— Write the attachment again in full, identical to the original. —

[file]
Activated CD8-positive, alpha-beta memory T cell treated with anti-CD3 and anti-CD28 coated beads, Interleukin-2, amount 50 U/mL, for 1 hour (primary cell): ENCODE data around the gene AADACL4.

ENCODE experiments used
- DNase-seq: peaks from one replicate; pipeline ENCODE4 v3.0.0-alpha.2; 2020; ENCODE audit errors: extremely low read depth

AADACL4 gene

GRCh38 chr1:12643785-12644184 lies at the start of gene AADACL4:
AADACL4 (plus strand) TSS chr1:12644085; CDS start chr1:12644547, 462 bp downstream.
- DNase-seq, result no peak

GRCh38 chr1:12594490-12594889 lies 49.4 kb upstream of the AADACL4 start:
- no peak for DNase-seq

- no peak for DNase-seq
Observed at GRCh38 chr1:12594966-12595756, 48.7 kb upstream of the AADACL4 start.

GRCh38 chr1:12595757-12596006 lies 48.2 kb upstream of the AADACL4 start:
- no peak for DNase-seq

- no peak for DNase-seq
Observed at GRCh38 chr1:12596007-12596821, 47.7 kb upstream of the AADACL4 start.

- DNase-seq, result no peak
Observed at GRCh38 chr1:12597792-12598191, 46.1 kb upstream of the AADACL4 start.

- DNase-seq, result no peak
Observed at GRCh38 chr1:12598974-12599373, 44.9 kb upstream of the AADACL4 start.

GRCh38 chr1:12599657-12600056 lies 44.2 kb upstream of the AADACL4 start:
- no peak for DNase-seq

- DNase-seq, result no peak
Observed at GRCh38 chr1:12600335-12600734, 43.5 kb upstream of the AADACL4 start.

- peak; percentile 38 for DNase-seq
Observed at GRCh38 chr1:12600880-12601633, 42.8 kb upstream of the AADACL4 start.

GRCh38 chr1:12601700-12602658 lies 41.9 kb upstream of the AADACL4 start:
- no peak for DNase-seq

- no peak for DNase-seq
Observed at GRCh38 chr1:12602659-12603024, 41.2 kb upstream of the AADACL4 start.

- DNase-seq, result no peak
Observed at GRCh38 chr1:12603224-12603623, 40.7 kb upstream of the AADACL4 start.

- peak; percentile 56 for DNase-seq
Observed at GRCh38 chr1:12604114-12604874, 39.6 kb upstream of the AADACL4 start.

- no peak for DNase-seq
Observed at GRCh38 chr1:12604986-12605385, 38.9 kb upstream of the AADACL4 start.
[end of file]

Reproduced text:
Activated CD8-positive, alpha-beta memory T cell treated with anti-CD3 and anti-CD28 coated beads, Interleukin-2, amount 50 U/mL, for 1 hour (primary cell): ENCODE data around the gene AADACL4.

ENCODE experiments used
- DNase-seq: peaks from one replicate; pipeline ENCODE4 v3.0.0-alpha.2; 2020; ENCODE audit errors: extremely low read depth

AADACL4 gene

GRCh38 chr1:12643785-12644184 lies at the start of gene AADACL4:
AADACL4 (plus strand) TSS chr1:12644085; CDS start chr1:12644547, 462 bp downstream.
- DNase-seq, result no peak

GRCh38 chr1:12594490-12594889 lies 49.4 kb upstream of the AADACL4 start:
- no peak for DNase-seq

- no peak for DNase-seq
Observed at GRCh38 chr1:12594966-12595756, 48.7 kb upstream of the AADACL4 start.

GRCh38 chr1:12595757-12596006 lies 48.2 kb upstream of the AADACL4 start:
- no peak for DNase-seq

- no peak for DNase-seq
Observed at GRCh38 chr1:12596007-12596821, 47.7 kb upstream of the AADACL4 start.

- DNase-seq, result no peak
Observed at GRCh38 chr1:12597792-12598191, 46.1 kb upstream of the AADACL4 start.

- DNase-seq, result no peak
Observed at GRCh38 chr1:12598974-12599373, 44.9 kb upstream of the AADACL4 start.

GRCh38 chr1:12599657-12600056 lies 44.2 kb upstream of the AADACL4 start:
- no peak for DNase-seq

- DNase-seq, result no peak
Observed at GRCh38 chr1:12600335-12600734, 43.5 kb upstream of the AADACL4 start.

- peak; percentile 38 for DNase-seq
Observed at GRCh38 chr1:12600880-12601633, 42.8 kb upstream of the AADACL4 start.

GRCh38 chr1:12601700-12602658 lies 41.9 kb upstream of the AADACL4 start:
- no peak for DNase-seq

- no peak for DNase-seq
Observed at GRCh38 chr1:12602659-12603024, 41.2 kb upstream of the AADACL4 start.

- DNase-seq, result no peak
Observed at GRCh38 chr1:12603224-12603623, 40.7 kb upstream of the AADACL4 start.

- peak; percentile 56 for DNase-seq
Observed at GRCh38 chr1:12604114-12604874, 39.6 kb upstream of the AADACL4 start.

- no peak for DNase-seq
Observed at GRCh38 chr1:12604986-12605385, 38.9 kb upstream of the AADACL4 start.